Magneto-resistive (MR) heads are a great advancement in read/write technology for DASD; however, the MR head's worst characteristics is head instability. The term head instability is used to describe a number of readback waveform abnormalities. Although the exact cause of head instability is not known, the most popular model states that head instability is due to non-linear changes in the transfer curve of the MR element. These jumps may be due to non-linear changes in magnetic domain movement in the MR element. The jumps in the transfer curve cause corresponding jumps in the readback waveform. Most importantly, the non-linear features of the element transfer curve change each time the head is excited. The excitation typically is due to writing data, but can also be due to landing the MR head on the disk, hitting an asperity on the disk or changing MR bias current.

A problem exists to generate a position error signal (PES) from a phase modulated (PM) servo pattern in the presence of magnetic recording head instability. When instabilities are present in the readback signal, a PES generated from a phase modulated (PM) servo signal can result in a track misregistration (TMR) error.

SUMMARY OF THE INVENTION

It is a principal object of the present invention to provide a phase modulated servo method and apparatus for use with transducer heads having instabilities that overcomes many of the disadvantages of prior art arrangements.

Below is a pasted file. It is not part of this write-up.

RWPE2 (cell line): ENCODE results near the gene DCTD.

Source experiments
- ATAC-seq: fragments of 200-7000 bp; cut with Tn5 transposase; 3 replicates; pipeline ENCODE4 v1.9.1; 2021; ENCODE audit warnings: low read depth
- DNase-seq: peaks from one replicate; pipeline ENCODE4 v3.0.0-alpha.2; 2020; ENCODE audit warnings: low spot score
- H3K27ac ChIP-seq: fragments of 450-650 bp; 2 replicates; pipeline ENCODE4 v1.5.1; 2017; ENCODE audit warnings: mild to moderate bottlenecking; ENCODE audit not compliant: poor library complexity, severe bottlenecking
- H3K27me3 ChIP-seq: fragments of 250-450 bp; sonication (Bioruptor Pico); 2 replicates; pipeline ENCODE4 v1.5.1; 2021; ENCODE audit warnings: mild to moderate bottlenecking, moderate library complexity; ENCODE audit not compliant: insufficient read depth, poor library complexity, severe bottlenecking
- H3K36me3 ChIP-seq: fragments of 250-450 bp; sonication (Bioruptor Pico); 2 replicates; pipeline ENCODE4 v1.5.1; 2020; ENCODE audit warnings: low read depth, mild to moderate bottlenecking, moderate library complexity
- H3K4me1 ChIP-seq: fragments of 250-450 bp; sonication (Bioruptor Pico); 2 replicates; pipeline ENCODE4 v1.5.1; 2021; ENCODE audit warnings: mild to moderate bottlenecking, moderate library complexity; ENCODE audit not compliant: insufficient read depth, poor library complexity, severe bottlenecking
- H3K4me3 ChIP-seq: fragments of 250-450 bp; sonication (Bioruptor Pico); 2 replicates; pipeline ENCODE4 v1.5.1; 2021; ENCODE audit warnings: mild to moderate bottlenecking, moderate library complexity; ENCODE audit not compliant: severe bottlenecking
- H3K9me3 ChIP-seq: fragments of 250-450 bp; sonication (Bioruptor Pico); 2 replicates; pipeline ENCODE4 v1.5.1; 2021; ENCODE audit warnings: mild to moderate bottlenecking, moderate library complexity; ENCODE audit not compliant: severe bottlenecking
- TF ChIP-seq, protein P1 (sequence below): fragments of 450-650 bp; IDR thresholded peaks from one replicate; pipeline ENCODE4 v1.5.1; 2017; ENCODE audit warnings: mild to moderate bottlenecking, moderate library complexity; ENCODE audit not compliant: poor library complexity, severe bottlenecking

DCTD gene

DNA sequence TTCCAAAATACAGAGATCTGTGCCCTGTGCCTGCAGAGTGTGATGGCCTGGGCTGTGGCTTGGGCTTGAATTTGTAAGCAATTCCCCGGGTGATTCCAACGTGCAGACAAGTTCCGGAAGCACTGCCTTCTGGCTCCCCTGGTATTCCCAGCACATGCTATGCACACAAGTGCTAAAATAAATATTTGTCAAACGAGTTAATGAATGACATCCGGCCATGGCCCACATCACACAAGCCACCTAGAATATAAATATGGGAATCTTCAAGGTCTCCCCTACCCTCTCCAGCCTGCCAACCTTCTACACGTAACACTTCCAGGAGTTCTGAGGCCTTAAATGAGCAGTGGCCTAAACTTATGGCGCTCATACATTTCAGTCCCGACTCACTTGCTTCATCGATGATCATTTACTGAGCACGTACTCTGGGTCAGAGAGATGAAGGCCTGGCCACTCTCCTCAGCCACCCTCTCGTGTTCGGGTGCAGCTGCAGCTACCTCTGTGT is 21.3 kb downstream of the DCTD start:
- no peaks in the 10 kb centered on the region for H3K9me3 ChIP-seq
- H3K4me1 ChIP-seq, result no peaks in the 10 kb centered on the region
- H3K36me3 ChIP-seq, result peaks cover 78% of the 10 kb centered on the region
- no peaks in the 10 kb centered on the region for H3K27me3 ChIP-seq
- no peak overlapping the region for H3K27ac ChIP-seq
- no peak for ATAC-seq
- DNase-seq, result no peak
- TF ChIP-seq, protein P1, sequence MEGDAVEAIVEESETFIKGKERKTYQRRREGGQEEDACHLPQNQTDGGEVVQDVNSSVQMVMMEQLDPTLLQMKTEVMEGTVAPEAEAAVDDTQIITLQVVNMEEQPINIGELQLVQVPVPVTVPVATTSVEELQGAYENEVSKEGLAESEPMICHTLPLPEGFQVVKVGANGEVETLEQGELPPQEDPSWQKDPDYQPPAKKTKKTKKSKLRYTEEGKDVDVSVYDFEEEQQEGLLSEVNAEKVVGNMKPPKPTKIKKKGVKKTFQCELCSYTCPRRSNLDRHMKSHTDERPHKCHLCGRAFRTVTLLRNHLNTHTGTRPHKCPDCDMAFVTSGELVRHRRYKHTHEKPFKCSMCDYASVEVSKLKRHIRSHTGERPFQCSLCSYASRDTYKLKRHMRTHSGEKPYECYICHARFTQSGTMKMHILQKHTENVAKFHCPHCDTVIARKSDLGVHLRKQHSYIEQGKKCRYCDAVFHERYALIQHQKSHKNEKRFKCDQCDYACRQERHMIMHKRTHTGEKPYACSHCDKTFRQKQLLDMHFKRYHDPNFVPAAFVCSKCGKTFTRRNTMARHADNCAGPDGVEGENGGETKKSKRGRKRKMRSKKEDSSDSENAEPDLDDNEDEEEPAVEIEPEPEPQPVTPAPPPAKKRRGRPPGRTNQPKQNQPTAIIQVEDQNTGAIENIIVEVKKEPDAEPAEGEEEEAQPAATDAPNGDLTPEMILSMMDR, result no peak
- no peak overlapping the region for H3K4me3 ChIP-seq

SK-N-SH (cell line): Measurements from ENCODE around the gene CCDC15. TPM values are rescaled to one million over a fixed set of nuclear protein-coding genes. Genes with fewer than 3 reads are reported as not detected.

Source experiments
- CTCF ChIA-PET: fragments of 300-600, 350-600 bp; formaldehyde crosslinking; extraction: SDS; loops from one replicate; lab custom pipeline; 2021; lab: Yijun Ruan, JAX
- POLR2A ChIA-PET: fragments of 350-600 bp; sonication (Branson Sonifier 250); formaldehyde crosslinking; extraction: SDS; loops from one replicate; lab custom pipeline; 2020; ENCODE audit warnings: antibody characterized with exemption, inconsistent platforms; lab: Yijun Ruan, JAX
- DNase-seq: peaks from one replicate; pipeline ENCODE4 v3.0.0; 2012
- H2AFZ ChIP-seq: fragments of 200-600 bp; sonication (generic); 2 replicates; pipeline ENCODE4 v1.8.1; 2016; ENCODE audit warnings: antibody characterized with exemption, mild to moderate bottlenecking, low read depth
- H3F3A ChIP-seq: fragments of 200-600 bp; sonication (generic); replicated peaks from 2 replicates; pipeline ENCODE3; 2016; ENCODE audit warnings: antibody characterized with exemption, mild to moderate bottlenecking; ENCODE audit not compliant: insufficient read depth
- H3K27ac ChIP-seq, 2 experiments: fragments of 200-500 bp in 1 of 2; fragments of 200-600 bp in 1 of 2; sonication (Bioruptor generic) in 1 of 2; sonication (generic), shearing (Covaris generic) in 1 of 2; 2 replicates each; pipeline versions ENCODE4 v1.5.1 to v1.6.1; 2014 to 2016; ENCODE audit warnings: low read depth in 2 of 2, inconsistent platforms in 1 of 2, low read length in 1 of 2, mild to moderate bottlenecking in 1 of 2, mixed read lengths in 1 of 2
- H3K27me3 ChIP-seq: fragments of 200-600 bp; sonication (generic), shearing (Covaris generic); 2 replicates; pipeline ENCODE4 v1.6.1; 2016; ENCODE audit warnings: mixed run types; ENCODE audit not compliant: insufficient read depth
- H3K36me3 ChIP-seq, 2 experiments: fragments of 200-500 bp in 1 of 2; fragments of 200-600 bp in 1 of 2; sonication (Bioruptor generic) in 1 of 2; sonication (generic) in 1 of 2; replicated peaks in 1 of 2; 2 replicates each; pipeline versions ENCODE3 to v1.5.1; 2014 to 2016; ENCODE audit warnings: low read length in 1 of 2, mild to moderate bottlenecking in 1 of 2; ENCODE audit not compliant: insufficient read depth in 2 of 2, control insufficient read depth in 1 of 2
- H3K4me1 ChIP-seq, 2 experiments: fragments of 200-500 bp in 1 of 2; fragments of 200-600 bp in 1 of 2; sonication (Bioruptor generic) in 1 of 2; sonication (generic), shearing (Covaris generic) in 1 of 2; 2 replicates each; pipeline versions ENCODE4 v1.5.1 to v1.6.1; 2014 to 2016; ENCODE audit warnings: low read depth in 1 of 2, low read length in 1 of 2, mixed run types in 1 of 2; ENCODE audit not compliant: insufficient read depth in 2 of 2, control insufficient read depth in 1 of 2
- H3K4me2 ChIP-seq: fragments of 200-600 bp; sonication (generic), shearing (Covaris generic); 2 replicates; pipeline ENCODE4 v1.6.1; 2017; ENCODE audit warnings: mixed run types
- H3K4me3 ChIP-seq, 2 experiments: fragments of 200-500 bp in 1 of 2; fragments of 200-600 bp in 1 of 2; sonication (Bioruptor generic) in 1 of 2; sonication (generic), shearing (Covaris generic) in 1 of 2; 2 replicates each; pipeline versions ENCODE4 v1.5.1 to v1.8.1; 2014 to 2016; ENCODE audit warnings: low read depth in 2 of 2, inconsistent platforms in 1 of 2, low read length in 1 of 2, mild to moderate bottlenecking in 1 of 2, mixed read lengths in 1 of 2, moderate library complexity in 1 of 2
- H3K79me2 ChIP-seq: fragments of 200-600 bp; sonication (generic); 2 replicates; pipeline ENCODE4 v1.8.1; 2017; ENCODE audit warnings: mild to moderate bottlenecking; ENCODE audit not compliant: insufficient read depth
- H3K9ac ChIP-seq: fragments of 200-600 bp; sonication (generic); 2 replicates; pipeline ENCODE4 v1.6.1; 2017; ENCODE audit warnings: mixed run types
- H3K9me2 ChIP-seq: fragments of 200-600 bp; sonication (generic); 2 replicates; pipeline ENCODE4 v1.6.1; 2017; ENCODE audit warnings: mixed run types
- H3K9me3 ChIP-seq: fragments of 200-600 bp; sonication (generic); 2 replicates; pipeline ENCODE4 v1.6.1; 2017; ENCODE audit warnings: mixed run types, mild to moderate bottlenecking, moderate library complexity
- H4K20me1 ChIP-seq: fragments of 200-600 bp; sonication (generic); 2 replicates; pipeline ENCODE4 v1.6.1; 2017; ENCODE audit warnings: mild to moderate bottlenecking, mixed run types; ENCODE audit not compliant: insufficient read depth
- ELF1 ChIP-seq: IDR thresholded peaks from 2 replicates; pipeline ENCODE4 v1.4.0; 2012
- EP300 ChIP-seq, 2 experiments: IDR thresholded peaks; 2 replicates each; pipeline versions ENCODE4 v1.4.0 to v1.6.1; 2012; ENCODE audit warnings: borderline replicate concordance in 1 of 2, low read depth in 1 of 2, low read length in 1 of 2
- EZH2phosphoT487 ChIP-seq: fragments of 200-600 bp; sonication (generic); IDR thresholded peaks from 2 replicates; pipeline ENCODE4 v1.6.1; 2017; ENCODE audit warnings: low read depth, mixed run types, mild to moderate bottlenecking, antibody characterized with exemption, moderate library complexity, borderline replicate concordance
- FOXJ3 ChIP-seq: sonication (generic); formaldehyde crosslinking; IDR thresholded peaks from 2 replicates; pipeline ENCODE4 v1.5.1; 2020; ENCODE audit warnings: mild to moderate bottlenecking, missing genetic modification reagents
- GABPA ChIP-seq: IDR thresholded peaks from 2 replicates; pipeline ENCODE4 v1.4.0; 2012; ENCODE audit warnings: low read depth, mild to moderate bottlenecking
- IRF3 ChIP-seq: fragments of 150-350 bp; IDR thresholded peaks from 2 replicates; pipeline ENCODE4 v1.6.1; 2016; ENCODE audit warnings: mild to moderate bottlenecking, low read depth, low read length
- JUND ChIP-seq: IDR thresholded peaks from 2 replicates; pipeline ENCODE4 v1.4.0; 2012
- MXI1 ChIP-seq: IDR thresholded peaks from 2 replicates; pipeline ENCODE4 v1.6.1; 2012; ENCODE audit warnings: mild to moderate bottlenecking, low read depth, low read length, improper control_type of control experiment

In brief, the objects and advantages of the present invention are achieved by a phase modulated servo method and apparatus used in a disk file. The disk file includes at least one disk mounted for rotation about an axis and the disk has at least one disk surface for storing data. At a predefined location of the disk surface a plurality of servo tracks of a predetermined high gain servo pattern are written. The predetermined high gain servo pattern includes 360 phase difference information within each data cylinder. The servo tracks are detected for identifying servo phase information.

BRIEF DESCRIPTION OF THE DRAWING

The present invention, together with the above and other objects and advantages, can best be understood from the following detailed description of the embodiment of the invention illustrated in the drawing, wherein:

FIG. 1 is a schematic and block diagram of a data storage disk file embodying the present invention;

FIG. 2 is a diagram showing the accessing mechanism for a single disk surface of the apparatus of FIG. 1;

FIG. 3 is a block diagram representation illustrating apparatus for carrying out the servo demodulation method according to the present invention in the data storage disk file of FIG. 1;

FIG. 4 is a chart illustrating a stable readback signal and a readback signal with instability shown in dotted line;